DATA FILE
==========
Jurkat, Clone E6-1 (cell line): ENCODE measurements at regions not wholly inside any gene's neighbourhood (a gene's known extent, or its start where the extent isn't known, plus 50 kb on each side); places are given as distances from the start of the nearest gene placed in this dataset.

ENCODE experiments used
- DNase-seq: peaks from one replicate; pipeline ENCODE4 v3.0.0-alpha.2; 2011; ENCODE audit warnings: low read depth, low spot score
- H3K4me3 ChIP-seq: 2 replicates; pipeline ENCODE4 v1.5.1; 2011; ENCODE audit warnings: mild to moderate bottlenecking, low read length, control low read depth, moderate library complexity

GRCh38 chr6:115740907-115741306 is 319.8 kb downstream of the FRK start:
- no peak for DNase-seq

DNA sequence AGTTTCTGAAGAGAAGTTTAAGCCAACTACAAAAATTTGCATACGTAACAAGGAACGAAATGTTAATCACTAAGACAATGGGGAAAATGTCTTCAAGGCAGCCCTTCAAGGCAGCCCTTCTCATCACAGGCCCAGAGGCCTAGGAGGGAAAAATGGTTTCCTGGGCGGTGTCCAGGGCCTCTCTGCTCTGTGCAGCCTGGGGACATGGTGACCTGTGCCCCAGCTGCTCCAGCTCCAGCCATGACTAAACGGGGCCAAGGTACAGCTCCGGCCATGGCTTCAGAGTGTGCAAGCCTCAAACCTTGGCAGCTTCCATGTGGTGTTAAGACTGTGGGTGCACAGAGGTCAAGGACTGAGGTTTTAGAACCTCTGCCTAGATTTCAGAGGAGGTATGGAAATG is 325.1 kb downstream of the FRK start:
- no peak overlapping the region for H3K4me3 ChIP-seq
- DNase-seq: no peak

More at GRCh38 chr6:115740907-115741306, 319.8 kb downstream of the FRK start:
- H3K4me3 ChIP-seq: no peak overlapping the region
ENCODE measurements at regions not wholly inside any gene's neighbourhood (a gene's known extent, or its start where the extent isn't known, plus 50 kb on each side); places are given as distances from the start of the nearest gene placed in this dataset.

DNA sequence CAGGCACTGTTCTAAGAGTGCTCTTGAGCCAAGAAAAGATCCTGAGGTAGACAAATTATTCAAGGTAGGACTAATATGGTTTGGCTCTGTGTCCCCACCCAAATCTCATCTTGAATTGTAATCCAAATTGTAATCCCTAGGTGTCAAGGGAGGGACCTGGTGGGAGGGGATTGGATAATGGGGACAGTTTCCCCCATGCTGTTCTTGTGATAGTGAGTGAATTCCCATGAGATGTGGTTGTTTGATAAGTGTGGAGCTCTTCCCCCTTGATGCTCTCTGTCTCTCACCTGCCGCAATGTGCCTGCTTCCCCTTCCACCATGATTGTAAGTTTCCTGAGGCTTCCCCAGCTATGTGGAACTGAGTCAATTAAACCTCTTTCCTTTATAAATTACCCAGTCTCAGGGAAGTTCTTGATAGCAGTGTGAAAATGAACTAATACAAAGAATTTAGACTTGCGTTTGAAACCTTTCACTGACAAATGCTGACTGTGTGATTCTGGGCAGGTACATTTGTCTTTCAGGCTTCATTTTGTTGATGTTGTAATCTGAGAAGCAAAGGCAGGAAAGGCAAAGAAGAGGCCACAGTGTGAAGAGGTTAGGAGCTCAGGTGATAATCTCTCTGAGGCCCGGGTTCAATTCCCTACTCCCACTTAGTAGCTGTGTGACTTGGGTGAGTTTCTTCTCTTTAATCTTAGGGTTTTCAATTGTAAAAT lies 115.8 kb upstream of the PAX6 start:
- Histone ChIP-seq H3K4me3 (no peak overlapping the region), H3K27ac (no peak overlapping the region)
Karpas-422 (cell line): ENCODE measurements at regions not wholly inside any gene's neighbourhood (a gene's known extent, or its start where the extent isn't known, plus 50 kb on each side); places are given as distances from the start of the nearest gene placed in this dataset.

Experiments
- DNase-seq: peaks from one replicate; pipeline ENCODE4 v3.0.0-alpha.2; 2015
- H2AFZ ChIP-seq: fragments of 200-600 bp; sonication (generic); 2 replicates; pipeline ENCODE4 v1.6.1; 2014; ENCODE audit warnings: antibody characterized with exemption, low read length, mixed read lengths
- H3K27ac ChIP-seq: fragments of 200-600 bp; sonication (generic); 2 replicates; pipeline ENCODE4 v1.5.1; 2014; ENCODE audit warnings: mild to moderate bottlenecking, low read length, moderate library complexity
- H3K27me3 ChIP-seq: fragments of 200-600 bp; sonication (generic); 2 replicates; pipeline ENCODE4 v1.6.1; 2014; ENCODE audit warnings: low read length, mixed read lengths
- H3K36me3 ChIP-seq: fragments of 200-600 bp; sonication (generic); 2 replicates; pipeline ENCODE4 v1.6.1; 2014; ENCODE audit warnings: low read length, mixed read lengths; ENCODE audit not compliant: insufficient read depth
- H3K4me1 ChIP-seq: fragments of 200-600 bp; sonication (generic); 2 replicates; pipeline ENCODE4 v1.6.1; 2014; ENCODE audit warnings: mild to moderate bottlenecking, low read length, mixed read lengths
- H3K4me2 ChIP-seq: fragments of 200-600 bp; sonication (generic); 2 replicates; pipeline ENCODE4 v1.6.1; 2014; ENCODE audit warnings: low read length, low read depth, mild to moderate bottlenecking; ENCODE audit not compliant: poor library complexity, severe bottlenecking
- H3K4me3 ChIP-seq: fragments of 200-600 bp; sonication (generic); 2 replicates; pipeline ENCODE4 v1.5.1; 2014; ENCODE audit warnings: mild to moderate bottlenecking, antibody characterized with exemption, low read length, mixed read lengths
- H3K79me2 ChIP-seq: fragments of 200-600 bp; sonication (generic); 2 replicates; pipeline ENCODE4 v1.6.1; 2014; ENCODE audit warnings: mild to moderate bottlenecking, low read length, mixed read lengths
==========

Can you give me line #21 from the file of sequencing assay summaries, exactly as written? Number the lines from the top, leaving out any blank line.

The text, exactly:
- H3K36me3 ChIP-seq: fragments of 200-600 bp; sonication (generic); 2 replicates; pipeline ENCODE4 v1.6.1; 2014; ENCODE audit warnings: low read length, mixed read lengths; ENCODE audit not compliant: insufficient read depth